In 2004, the sociologist Devah Pager and two colleagues conducted a study of hiring discrimination in New York City. The results were pretty much depressing, as Pager recounts in a follow-up study released yesterday:
teams of young men were hired to play the role of [low-wage] job seekers. These young men were carefully selected and matched on the basis of their age, physical appearance, and interpersonal skills, and were assigned matched fictitious resumes that reflected identical levels of education and work experience. Teams of three men—including a black, white, and Latino applicant—applied in person for jobs at 170 businesses over the course of 12 months. … The results of this study indicated substantial amounts of hiring discrimination. Whites received callbacks or job offers in 31 percent of all cases, Latinos in 25 percent of all cases, and blacks in just 15 percent of cases.
“In fact,” the researchers wrote in their abstract when the results were released in 2009, “black and Latino applicants with clean backgrounds fared no better than white applicants just released from prison.” This verified an earlier study Pager had done in Milwaukee.
But in her new paper, Pager reveals a silver lining: the establishments that discriminated were more likely to go out of business by 2010.
Nearly a quarter of businesses showed anti-black discrimination in the original study. Just over a third of them were out of business six years later—more than double the rate experienced by non-discriminating businesses. The difference remains when Pager statistically controls for establishment size, sales assets, and industry.
This isn’t conclusive proof that discrimination caused poor business performance—“It is possible, for example, that the kinds of employers who discriminate against racial minorities are also those who make poor choices in other areas of business management,” Pager writes. But nonetheless, the results obviously bring to mind the work of Gary Becker, an economist who in 1957 argued that racial discrimination was inefficient. If one employer refuses to hire black workers just because they’re black, another employer can swoop in, hire them at a discount, and benefit from what they have to offer.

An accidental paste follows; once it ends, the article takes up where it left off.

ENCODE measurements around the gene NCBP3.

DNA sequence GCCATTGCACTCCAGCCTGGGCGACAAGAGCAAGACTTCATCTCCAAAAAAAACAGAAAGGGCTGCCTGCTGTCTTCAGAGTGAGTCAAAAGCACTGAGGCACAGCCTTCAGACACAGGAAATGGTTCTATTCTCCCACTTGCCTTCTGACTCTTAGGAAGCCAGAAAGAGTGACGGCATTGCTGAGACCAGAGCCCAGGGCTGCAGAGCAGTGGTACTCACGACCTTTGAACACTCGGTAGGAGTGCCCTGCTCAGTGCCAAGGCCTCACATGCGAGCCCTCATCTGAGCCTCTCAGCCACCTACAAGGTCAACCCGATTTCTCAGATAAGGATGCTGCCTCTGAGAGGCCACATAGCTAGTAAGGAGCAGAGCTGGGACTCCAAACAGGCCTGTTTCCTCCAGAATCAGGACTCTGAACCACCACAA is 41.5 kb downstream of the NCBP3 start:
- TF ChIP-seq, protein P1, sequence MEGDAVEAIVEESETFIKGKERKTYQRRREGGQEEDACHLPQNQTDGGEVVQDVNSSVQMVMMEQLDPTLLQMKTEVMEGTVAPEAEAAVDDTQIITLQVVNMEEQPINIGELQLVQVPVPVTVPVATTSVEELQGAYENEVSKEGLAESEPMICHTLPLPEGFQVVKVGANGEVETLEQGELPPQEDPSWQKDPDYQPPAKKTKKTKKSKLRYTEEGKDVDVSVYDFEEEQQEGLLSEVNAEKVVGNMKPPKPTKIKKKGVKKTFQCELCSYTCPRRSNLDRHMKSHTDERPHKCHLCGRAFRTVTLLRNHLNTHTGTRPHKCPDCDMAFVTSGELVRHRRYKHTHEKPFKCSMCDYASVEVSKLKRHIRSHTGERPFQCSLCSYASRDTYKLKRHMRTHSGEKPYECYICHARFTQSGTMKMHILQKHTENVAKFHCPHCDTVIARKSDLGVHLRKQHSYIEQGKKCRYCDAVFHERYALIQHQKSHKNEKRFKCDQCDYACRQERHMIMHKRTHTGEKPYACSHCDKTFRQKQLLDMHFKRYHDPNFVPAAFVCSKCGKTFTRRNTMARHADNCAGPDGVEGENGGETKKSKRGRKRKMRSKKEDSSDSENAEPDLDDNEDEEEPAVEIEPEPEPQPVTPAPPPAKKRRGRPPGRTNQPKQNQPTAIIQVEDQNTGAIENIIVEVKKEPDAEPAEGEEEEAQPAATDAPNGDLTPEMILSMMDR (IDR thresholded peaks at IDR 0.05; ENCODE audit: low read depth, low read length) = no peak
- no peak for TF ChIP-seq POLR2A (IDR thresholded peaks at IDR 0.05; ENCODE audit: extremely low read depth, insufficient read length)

Since then, many libertarians have pinned their hope to the idea that the magic of the free market would stamp out discrimination. That did not come to pass—otherwise, Pager would not have found discrimination to begin with. I spelled out some of the reasons for this in RealClearPolicy two years ago, and Pager provides a good quick summary of them in her new paper (citations removed):
Segregated networks, imperfect information, search frictions, and replacement costs, for example, each may interfere with market competition and the weeding out of inefficiencies, including discrimination. Alternatively, theories of statistical discrimination contend that, at the group level, race may provide meaningful information about productivity, and therefore, race-based decision-making may be consistent with competitive markets.
But Becker was probably on to something, even if it wasn’t a mechanism that would end employment discrimination. Pager’s follow-up suggests that at the very least, businesses do pay a price when they pass over qualified workers of a disfavored race.
One final note: I was a little surprised to see no reference to discrimination against those with criminal records, which the original study also showed. Does that practice hurt businesses, help them, or make no difference? The answer matters a lot as we strive to find jobs for ex-prisoners.
Robert VerBruggen is managing editor of The American Conservative. Follow @RAVerBruggen